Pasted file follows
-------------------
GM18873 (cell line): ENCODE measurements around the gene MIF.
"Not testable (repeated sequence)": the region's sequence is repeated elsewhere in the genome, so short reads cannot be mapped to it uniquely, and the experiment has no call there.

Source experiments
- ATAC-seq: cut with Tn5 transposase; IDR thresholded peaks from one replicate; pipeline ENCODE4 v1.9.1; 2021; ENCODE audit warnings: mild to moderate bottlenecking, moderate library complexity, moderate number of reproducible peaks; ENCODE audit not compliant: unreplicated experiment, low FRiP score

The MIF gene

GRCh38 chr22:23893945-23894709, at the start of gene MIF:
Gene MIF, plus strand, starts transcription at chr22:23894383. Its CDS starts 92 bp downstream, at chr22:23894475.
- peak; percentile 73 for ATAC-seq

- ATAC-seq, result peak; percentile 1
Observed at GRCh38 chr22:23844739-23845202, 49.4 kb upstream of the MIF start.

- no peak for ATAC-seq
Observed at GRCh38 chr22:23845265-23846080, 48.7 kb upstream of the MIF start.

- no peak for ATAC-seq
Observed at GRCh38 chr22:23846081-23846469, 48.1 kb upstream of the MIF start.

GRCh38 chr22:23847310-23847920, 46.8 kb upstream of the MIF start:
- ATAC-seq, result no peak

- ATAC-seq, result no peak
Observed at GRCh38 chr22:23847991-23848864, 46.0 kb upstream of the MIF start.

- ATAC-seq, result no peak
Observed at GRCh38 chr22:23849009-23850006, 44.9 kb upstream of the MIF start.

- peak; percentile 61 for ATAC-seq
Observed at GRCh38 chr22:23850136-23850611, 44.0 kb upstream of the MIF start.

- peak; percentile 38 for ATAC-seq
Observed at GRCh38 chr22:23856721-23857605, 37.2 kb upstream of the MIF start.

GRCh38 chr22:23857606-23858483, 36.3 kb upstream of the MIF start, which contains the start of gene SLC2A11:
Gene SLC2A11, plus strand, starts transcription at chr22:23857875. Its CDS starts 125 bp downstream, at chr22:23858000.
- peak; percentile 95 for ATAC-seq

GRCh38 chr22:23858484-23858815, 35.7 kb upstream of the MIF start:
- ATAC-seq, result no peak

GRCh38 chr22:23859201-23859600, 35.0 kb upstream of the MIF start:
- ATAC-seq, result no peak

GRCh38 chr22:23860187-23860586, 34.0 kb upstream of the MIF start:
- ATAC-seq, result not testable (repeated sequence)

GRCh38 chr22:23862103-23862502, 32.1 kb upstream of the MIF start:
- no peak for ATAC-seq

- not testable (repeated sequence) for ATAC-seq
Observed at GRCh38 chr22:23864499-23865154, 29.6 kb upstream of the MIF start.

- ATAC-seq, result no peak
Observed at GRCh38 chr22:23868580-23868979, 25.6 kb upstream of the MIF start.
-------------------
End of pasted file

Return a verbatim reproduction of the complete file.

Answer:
GM18873 (cell line): ENCODE measurements around the gene MIF.
"Not testable (repeated sequence)": the region's sequence is repeated elsewhere in the genome, so short reads cannot be mapped to it uniquely, and the experiment has no call there.

Source experiments
- ATAC-seq: cut with Tn5 transposase; IDR thresholded peaks from one replicate; pipeline ENCODE4 v1.9.1; 2021; ENCODE audit warnings: mild to moderate bottlenecking, moderate library complexity, moderate number of reproducible peaks; ENCODE audit not compliant: unreplicated experiment, low FRiP score

The MIF gene

GRCh38 chr22:23893945-23894709, at the start of gene MIF:
Gene MIF, plus strand, starts transcription at chr22:23894383. Its CDS starts 92 bp downstream, at chr22:23894475.
- peak; percentile 73 for ATAC-seq

- ATAC-seq, result peak; percentile 1
Observed at GRCh38 chr22:23844739-23845202, 49.4 kb upstream of the MIF start.

- no peak for ATAC-seq
Observed at GRCh38 chr22:23845265-23846080, 48.7 kb upstream of the MIF start.

- no peak for ATAC-seq
Observed at GRCh38 chr22:23846081-23846469, 48.1 kb upstream of the MIF start.

GRCh38 chr22:23847310-23847920, 46.8 kb upstream of the MIF start:
- ATAC-seq, result no peak

- ATAC-seq, result no peak
Observed at GRCh38 chr22:23847991-23848864, 46.0 kb upstream of the MIF start.

- ATAC-seq, result no peak
Observed at GRCh38 chr22:23849009-23850006, 44.9 kb upstream of the MIF start.

- peak; percentile 61 for ATAC-seq
Observed at GRCh38 chr22:23850136-23850611, 44.0 kb upstream of the MIF start.

- peak; percentile 38 for ATAC-seq
Observed at GRCh38 chr22:23856721-23857605, 37.2 kb upstream of the MIF start.

GRCh38 chr22:23857606-23858483, 36.3 kb upstream of the MIF start, which contains the start of gene SLC2A11:
Gene SLC2A11, plus strand, starts transcription at chr22:23857875. Its CDS starts 125 bp downstream, at chr22:23858000.
- peak; percentile 95 for ATAC-seq

GRCh38 chr22:23858484-23858815, 35.7 kb upstream of the MIF start:
- ATAC-seq, result no peak

GRCh38 chr22:23859201-23859600, 35.0 kb upstream of the MIF start:
- ATAC-seq, result no peak

GRCh38 chr22:23860187-23860586, 34.0 kb upstream of the MIF start:
- ATAC-seq, result not testable (repeated sequence)

GRCh38 chr22:23862103-23862502, 32.1 kb upstream of the MIF start:
- no peak for ATAC-seq

- not testable (repeated sequence) for ATAC-seq
Observed at GRCh38 chr22:23864499-23865154, 29.6 kb upstream of the MIF start.

- ATAC-seq, result no peak
Observed at GRCh38 chr22:23868580-23868979, 25.6 kb upstream of the MIF start.